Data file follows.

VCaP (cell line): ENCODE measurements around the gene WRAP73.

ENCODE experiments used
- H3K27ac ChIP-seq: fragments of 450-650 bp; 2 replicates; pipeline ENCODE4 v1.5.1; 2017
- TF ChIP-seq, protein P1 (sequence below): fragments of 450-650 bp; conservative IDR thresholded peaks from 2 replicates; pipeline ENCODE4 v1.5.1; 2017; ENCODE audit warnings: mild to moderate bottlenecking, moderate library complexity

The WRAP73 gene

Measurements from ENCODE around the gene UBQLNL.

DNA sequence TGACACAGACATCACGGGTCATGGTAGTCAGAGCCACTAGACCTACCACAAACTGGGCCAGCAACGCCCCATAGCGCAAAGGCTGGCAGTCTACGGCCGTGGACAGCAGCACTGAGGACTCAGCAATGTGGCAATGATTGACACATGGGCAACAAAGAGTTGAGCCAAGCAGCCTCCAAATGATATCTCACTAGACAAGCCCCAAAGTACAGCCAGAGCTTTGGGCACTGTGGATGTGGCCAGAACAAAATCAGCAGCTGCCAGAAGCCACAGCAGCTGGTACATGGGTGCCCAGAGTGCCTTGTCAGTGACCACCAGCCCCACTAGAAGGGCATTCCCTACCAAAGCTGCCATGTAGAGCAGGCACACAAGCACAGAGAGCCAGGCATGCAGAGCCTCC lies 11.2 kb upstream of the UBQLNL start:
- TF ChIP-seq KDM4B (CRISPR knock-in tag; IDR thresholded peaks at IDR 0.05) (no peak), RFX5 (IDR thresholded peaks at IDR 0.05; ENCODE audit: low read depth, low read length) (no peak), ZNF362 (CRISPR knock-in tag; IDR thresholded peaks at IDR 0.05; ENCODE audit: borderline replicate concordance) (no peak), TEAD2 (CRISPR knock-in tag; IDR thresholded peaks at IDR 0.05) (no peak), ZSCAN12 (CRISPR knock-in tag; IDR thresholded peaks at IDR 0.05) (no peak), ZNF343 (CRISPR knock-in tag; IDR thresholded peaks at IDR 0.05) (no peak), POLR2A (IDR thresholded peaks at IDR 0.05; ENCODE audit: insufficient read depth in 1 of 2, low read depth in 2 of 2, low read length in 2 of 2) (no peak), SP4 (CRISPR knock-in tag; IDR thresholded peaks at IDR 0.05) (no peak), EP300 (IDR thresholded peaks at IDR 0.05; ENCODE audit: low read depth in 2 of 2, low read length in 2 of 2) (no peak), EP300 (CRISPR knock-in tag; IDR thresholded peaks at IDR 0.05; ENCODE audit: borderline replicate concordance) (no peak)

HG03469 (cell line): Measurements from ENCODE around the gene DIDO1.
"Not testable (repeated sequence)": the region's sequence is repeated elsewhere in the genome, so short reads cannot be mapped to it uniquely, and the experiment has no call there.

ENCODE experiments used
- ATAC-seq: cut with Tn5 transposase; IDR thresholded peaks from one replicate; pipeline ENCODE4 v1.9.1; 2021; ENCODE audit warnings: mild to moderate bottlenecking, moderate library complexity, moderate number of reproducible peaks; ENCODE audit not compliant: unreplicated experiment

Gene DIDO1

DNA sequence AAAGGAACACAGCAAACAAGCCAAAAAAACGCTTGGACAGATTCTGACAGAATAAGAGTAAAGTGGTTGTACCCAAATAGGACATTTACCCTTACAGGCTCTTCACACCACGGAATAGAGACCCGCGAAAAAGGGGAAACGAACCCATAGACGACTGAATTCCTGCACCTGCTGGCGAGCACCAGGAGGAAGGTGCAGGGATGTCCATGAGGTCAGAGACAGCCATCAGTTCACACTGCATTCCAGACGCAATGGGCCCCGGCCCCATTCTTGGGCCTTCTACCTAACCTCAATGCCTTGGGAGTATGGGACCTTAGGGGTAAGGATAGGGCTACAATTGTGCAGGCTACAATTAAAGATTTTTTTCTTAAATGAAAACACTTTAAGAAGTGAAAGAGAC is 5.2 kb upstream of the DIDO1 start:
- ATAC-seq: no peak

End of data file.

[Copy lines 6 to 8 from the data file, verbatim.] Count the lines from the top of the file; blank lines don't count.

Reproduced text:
Measurements from ENCODE around the gene UBQLNL.

DNA sequence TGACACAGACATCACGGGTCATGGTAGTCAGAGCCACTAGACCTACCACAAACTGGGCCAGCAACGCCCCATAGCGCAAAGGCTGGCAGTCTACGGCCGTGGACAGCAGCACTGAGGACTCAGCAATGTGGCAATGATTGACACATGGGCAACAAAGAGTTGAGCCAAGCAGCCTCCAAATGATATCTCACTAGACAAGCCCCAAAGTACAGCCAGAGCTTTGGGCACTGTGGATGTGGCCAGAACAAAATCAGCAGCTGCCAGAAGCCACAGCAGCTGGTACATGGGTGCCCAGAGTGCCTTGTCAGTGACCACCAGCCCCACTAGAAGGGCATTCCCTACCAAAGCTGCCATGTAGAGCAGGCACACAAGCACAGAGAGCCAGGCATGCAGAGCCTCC lies 11.2 kb upstream of the UBQLNL start:
- TF ChIP-seq KDM4B (CRISPR knock-in tag; IDR thresholded peaks at IDR 0.05) (no peak), RFX5 (IDR thresholded peaks at IDR 0.05; ENCODE audit: low read depth, low read length) (no peak), ZNF362 (CRISPR knock-in tag; IDR thresholded peaks at IDR 0.05; ENCODE audit: borderline replicate concordance) (no peak), TEAD2 (CRISPR knock-in tag; IDR thresholded peaks at IDR 0.05) (no peak), ZSCAN12 (CRISPR knock-in tag; IDR thresholded peaks at IDR 0.05) (no peak), ZNF343 (CRISPR knock-in tag; IDR thresholded peaks at IDR 0.05) (no peak), POLR2A (IDR thresholded peaks at IDR 0.05; ENCODE audit: insufficient read depth in 1 of 2, low read depth in 2 of 2, low read length in 2 of 2) (no peak), SP4 (CRISPR knock-in tag; IDR thresholded peaks at IDR 0.05) (no peak), EP300 (IDR thresholded peaks at IDR 0.05; ENCODE audit: low read depth in 2 of 2, low read length in 2 of 2) (no peak), EP300 (CRISPR knock-in tag; IDR thresholded peaks at IDR 0.05; ENCODE audit: borderline replicate concordance) (no peak)